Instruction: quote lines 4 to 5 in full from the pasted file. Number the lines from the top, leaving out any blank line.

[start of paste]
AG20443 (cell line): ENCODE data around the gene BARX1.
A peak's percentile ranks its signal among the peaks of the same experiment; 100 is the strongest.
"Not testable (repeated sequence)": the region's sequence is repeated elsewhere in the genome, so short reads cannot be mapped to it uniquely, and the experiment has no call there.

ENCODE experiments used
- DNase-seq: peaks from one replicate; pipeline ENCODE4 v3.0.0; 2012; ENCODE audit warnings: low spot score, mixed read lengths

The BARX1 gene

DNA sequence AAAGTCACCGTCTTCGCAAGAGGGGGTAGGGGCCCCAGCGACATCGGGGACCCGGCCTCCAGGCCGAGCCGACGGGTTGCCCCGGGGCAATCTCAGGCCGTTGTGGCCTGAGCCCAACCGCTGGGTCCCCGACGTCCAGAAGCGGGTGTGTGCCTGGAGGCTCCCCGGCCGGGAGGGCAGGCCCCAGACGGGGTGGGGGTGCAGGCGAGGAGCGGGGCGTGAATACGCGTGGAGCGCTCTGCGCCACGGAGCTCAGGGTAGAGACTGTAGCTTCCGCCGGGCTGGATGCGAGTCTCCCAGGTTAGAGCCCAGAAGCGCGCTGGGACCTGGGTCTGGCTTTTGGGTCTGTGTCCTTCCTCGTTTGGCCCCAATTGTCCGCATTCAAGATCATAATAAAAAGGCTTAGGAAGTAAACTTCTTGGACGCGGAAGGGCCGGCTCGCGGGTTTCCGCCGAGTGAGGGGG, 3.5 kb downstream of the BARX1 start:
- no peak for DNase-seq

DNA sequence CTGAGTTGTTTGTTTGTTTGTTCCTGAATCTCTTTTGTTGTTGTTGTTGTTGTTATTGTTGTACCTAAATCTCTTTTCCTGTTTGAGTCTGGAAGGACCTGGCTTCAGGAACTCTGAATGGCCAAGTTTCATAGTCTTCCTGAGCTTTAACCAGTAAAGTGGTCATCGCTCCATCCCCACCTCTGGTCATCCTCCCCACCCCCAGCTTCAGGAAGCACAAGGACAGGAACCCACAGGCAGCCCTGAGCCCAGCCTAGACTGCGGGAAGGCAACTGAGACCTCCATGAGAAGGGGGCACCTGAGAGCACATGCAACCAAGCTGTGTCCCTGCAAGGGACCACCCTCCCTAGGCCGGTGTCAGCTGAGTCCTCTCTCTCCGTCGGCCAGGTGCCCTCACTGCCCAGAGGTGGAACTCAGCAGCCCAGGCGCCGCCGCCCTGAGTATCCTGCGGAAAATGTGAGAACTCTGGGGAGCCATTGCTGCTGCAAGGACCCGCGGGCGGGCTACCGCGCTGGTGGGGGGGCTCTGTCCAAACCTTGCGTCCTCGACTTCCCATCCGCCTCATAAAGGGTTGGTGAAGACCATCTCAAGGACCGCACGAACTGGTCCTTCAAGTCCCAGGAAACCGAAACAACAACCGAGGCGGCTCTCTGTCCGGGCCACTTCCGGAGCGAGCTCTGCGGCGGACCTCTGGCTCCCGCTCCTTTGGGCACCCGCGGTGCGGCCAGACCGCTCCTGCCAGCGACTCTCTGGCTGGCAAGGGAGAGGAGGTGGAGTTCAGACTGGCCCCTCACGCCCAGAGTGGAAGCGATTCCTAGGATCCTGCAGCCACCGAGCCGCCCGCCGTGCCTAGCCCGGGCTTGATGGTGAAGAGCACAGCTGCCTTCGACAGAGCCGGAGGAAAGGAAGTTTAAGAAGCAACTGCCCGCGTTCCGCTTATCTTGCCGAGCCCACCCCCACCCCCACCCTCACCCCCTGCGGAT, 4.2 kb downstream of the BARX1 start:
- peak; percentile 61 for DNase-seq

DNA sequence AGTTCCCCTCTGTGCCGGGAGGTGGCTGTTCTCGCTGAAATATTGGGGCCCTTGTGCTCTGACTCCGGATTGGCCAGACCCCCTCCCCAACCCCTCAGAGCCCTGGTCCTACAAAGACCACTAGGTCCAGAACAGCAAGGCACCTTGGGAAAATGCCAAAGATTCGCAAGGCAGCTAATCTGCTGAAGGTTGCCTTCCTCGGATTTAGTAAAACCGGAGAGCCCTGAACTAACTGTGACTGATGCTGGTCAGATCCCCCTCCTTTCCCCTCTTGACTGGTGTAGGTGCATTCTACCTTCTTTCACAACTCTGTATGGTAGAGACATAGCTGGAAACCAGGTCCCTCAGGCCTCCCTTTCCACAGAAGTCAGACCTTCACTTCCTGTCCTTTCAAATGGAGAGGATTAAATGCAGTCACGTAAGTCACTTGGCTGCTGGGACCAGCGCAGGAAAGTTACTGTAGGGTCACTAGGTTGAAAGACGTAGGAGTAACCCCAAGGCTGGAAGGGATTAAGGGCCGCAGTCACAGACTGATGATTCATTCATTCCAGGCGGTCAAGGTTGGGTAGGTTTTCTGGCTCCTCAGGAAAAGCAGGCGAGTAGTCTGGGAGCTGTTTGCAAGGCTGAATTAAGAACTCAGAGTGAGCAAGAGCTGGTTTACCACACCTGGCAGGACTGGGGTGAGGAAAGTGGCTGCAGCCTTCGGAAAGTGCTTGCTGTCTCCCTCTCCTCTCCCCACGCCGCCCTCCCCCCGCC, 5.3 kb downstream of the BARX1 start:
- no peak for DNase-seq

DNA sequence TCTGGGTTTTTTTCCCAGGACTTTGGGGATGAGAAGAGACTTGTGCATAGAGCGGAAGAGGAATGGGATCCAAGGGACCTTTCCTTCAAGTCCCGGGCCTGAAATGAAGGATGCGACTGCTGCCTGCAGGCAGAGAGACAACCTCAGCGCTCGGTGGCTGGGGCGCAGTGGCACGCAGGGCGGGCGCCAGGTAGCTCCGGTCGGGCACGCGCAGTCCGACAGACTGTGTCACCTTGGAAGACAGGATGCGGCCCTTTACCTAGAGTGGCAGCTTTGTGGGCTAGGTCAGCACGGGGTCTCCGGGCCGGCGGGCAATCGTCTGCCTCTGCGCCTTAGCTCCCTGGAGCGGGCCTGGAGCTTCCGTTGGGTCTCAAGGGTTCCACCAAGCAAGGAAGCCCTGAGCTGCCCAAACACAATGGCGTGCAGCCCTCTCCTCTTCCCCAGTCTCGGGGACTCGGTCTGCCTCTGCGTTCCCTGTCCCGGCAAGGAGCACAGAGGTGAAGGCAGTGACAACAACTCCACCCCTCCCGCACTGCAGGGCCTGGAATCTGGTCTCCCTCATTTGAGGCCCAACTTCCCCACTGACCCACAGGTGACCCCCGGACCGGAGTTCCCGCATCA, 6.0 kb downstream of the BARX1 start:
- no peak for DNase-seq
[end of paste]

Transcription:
ENCODE experiments used
- DNase-seq: peaks from one replicate; pipeline ENCODE4 v3.0.0; 2012; ENCODE audit warnings: low spot score, mixed read lengths